Job creation is part of the remit for Regional Development Agencies
Quangos set up to improve the fortunes of the English regions have been branded a costly and ineffectual waste of money by a pressure group.
The Taxpayers' Alliance says local economies did better before Regional Development Agencies came into force.
The group claims RDAs have failed to reduce inequalities between regions and should be abolished.
But a government spokesman said RDAs had helped create 125,000 jobs since they were set up in 1999.
The development agencies were intended to boost the economic competitiveness of the nine English regions.
The spokesman said the bodies had attracted more than £8bn of investment and improved the performance of more than 250,000 businesses.
But a report by the Taxpayers' Alliance said the agencies had been a resounding failure.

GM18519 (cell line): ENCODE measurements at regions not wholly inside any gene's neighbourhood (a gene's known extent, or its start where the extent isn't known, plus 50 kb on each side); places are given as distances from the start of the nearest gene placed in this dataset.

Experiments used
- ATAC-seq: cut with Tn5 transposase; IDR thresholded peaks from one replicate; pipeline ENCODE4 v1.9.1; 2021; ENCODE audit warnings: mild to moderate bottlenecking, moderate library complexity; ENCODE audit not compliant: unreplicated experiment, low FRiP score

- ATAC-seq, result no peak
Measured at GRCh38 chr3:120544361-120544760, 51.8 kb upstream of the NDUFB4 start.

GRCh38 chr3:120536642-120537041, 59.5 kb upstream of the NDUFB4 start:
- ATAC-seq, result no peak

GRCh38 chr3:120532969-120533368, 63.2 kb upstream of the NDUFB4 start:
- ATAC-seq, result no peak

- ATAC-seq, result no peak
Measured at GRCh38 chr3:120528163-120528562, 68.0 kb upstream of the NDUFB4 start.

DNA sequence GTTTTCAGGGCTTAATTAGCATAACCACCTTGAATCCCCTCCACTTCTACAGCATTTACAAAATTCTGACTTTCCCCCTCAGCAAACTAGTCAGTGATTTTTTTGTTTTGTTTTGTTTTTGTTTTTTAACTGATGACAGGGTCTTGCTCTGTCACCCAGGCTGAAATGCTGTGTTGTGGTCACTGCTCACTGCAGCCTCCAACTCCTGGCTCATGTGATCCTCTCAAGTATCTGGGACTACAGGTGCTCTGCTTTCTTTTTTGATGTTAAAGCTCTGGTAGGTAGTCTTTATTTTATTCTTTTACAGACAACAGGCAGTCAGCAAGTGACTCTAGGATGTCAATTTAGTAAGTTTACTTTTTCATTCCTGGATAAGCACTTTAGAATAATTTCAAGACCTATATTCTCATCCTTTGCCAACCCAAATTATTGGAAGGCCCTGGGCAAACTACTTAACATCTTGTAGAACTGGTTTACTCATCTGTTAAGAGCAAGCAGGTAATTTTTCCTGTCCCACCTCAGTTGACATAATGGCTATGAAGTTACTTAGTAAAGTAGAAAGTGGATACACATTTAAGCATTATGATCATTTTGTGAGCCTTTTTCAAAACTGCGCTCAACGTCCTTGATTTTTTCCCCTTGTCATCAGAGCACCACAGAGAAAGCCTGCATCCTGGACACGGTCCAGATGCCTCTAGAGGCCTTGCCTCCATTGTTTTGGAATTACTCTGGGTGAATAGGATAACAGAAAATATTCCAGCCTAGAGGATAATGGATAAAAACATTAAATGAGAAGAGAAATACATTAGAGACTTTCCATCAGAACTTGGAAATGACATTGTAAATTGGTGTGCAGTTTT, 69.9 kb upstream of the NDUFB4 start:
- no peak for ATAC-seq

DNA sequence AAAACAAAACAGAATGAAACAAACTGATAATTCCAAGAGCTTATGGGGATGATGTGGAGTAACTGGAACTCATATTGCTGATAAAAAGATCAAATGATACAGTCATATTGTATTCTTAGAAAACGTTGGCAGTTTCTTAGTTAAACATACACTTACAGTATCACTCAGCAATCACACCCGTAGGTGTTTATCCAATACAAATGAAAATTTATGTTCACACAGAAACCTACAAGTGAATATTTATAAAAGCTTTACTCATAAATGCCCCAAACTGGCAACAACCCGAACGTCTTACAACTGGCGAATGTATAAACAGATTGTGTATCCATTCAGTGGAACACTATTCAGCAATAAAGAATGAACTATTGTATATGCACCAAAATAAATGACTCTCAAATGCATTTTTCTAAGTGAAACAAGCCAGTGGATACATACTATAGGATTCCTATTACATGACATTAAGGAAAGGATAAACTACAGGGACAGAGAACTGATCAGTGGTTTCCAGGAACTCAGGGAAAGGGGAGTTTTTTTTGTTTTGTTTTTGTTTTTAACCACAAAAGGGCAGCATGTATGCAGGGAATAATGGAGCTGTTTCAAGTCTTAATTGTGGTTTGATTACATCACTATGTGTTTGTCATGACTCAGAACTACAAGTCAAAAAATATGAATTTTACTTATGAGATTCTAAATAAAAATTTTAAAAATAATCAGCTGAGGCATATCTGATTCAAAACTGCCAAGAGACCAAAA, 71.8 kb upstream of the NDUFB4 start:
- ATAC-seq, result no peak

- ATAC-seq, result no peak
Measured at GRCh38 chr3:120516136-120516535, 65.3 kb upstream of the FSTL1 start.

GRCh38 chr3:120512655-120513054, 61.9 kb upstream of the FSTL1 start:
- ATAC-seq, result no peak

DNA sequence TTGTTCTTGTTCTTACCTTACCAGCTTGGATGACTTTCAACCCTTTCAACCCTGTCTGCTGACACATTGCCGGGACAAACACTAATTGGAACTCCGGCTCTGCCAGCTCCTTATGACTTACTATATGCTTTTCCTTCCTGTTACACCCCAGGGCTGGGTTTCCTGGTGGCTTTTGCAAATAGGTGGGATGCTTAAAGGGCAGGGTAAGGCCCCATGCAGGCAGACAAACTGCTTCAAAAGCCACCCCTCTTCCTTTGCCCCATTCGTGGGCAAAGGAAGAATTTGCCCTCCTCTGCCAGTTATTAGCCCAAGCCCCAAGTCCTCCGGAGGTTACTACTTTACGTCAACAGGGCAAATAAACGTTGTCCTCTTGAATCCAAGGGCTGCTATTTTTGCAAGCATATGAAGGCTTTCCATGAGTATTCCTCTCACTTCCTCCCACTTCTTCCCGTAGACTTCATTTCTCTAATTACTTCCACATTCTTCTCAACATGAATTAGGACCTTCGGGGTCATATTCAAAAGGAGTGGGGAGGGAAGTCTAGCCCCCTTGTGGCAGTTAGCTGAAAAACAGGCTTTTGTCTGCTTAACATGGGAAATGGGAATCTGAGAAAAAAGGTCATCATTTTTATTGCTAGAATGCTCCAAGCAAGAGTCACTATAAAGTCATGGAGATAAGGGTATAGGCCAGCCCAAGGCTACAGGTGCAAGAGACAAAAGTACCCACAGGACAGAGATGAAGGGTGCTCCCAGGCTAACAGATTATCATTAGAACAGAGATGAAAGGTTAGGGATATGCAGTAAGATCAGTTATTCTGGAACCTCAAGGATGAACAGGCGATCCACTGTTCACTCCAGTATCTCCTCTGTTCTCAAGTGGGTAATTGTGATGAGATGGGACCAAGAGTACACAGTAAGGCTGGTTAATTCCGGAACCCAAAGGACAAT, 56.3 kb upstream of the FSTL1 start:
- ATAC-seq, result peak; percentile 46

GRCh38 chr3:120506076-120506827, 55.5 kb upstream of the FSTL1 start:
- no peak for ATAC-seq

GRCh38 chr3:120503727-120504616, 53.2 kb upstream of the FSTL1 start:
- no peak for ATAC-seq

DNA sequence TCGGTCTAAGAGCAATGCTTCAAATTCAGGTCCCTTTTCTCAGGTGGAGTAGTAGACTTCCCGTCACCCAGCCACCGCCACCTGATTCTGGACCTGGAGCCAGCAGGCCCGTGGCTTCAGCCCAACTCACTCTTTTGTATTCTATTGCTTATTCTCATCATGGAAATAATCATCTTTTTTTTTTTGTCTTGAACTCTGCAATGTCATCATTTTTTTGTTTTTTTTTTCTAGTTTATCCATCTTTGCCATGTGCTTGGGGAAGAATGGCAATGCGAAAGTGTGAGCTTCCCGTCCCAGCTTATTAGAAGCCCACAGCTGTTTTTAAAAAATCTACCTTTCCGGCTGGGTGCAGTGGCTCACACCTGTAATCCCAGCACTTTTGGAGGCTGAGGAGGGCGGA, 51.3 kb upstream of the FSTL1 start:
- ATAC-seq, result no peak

It said RDAs were "riddled" with waste and excess, including extravagant trips abroad, lavish conferences and "ludicrous" taxi expenses.
The pressure group claims they have cost £15bn - nearly £600 per household. If they were abolished, the saving could allow a 4p cut in corporation tax for small firms.
Ben Farrugia, policy analyst at the Taxpayers' Alliance, said RDAs had "failed in their core mission to narrow the gap between the economic performance of England's regions".
He said: "At a time when businesses are increasingly over-regulated and over-taxed, RDAs have become a symbol of wasteful bureaucratic excess.
"They should be abolished before the Government hands them even greater powers."
The Taxpayers' Alliance, which was set up in 2004, campaigns for smaller government and aims to give taxpayers a voice in the corridors of power.